Charles Barkley highlights congratulatory wishes for Evansville

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No. 1 Kentucky stunned by Evansville (1:25)

Kentucky becomes the first AP No. 1 to lose at home to an unranked nonconference opponent, falling to Evansville 67-64. (1:25)

As Evansville's K.J. Riley and his teammates rode the bus back to campus following Tuesday night's 67-64 upset of No. 1 Kentucky in Lexington, coach Walter McCarty told his energized team to quiet down because Charles Barkley wanted to congratulate it.

He put the TNT analyst and Hall of Famer on speakerphone.

"I didn't even know he knew Charles Barkley," said Riley, who led all scorers with 18 points. "He congratulated us and he told us that the hard work is paying off."

Overall, McCarty said he had 400 congratulatory text messages waiting for him after Tuesday's win, which was tied for the third-largest upset in college basketball over the last 15 seasons (Evansville was a 25-point underdog), per ESPN Stats & Information.

Rick Pitino, McCarty's coach when Kentucky won the national title in 1996, reached out. Georgetown's Patrick Ewing, McCarty's teammate when he played for the New York Knicks during the 1996-97 season, texted him to praise his team, too. Oklahoma City Thunder coach Billy Donovan, an assistant when McCarty was at Kentucky, also contacted him after the victory.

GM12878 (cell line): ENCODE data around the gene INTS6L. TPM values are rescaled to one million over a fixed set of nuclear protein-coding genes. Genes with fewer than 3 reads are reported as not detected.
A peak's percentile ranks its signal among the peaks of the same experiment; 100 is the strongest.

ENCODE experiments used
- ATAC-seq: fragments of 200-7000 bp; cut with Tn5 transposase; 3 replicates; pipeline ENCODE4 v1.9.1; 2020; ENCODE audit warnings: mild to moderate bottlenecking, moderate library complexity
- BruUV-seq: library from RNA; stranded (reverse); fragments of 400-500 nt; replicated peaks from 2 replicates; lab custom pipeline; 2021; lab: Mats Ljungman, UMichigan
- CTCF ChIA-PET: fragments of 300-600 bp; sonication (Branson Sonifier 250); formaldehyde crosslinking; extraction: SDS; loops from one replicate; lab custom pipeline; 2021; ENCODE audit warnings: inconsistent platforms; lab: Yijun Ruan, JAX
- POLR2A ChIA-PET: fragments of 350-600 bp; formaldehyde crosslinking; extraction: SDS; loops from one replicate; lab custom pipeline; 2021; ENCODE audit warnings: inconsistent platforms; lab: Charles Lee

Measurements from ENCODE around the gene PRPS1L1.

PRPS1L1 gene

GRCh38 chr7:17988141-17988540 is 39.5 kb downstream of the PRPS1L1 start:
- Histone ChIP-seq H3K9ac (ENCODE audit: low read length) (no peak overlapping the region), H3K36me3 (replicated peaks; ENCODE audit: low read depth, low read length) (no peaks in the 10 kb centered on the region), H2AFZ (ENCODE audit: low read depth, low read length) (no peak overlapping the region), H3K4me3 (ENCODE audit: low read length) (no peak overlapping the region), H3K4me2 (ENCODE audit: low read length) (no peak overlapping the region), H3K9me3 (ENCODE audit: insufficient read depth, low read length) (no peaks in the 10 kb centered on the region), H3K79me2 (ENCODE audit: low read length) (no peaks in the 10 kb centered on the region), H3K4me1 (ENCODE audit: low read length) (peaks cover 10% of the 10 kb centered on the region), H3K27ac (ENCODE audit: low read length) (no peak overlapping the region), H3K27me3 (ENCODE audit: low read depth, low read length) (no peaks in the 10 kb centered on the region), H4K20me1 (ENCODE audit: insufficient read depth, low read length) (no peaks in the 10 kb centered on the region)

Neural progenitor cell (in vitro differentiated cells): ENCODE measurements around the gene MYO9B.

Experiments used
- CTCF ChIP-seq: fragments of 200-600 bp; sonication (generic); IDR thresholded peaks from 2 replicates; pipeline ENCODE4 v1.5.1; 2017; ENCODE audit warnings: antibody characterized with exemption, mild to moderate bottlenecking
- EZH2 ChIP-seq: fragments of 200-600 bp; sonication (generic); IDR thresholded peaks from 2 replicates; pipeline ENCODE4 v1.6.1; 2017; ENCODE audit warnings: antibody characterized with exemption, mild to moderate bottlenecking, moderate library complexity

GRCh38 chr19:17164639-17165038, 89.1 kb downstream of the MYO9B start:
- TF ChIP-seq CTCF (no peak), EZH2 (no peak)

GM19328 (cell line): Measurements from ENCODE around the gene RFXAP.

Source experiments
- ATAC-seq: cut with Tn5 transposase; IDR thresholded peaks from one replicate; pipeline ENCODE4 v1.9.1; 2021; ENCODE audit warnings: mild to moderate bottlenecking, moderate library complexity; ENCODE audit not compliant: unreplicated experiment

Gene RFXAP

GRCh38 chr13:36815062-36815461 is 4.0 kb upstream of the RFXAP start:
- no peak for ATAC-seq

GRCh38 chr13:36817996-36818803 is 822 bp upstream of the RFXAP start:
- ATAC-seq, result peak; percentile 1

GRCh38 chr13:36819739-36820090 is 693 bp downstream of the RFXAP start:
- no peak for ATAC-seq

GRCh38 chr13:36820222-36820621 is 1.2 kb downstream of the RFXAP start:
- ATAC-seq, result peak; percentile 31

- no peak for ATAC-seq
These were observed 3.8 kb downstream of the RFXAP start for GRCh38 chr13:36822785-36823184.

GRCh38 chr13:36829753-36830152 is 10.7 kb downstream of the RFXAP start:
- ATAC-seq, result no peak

Sam Cunliffe's two free throws with 6.8 seconds to play sealed the win for Evansville as Kentucky's Tyrese Maxey missed a deep 3-pointer at the buzzer to tie the game. Kentucky made just 37 percent of its field goal attempts and committed 11 turnovers in the first half.

Kentucky had previously won 52 consecutive home games against unranked opponents. Evansville, picked to finish eighth in the Missouri Valley Conference preseason poll, finished 11-21 overall and 5-13 during the 2018-19 campaign, McCarty's first as the team's head coach.

It was the program's first victory over a No. 1 team.

ESPN's BPI gave Evansville a 4 percent chance to win.

McCarty said his team's experience fueled the win. He said he told his team that it could win at Kentucky, where he won a multitude of games as a player, if it stood strong in the opening minutes and refused to allow the crowd to become a factor.

"They were not going to get rattled," he said. "They weren't afraid. Nothing against Kentucky, but they're young. It feels good that people are paying attention to us."

When they returned to campus, the Purple Aces were greeted by hundreds of students. Riley said he didn't get to bed until 2 a.m. He was also inundated with texts. One in particular surprised him.

"It was from a Kentucky fan," Riley said. "He said, 'I'm a Kentucky fan but you're my favorite player now.'"